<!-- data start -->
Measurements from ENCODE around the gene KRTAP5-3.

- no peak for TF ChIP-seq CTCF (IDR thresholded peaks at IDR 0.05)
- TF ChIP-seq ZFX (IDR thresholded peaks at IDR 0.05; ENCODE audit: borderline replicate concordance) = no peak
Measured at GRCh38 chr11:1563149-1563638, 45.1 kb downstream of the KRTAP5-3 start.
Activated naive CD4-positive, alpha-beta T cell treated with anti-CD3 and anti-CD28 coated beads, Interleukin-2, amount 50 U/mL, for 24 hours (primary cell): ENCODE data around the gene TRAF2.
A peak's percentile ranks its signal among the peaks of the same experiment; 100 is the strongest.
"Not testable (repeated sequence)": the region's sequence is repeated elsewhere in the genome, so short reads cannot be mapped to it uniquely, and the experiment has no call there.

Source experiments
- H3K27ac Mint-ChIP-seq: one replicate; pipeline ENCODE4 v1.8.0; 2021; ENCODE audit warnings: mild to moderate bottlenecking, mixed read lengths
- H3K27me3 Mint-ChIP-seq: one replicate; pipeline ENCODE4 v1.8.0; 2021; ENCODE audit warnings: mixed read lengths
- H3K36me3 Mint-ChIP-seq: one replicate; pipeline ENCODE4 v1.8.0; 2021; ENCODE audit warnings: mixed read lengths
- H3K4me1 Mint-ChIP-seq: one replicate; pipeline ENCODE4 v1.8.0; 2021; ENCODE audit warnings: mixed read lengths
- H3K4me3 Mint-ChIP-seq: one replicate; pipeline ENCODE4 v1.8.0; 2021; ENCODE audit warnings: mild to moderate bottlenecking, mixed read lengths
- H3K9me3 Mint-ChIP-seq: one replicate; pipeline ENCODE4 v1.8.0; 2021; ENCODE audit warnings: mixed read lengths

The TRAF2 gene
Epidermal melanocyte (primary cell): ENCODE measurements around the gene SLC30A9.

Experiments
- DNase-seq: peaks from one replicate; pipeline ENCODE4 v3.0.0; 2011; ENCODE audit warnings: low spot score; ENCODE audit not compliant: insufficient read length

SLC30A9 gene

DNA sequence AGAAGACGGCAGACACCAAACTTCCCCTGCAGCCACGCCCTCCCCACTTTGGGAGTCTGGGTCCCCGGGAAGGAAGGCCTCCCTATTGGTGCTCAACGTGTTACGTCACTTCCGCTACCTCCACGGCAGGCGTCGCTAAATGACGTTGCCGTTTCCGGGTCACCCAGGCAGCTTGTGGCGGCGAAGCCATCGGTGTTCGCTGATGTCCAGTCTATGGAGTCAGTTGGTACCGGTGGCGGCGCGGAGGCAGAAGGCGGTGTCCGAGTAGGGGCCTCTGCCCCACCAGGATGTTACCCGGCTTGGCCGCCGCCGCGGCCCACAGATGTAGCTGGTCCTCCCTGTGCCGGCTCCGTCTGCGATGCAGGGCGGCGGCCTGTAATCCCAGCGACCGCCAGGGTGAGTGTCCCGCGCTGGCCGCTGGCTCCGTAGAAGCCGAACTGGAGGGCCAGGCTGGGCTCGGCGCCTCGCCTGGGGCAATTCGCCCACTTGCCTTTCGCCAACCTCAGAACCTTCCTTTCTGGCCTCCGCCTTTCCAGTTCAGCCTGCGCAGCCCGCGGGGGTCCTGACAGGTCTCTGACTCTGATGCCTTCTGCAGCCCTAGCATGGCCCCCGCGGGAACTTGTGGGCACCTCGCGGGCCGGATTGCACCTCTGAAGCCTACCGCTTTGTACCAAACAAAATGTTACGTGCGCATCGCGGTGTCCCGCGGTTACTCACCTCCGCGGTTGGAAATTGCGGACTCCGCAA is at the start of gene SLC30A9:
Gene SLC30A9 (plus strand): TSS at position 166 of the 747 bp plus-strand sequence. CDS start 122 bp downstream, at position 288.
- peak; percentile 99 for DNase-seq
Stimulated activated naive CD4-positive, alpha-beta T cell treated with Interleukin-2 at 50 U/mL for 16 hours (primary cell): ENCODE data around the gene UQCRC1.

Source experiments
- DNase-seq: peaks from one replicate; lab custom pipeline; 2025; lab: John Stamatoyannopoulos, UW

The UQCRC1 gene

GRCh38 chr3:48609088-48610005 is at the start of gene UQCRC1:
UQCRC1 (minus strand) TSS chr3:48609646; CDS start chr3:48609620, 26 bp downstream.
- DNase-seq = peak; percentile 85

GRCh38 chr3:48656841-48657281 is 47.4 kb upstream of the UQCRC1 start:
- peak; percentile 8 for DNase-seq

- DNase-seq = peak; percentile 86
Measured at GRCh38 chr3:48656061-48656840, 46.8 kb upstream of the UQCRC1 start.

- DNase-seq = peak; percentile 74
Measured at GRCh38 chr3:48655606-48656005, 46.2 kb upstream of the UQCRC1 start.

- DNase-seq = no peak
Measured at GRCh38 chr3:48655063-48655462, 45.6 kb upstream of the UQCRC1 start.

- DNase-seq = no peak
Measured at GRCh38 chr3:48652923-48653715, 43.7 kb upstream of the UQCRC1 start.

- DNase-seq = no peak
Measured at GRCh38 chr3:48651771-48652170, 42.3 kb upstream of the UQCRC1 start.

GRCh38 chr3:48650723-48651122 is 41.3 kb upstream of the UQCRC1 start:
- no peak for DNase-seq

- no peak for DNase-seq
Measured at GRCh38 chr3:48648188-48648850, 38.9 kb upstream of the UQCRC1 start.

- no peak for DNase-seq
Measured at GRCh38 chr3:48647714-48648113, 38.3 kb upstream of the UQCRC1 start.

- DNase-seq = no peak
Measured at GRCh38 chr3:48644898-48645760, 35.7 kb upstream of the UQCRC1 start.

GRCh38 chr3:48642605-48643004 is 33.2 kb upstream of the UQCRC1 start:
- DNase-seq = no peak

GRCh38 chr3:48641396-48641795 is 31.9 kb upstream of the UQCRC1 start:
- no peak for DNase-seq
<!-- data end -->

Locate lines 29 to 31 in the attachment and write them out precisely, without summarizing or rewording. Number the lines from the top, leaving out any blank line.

- DNase-seq = peak; percentile 85

GRCh38 chr3:48656841-48657281 is 47.4 kb upstream of the UQCRC1 start:
- peak; percentile 8 for DNase-seq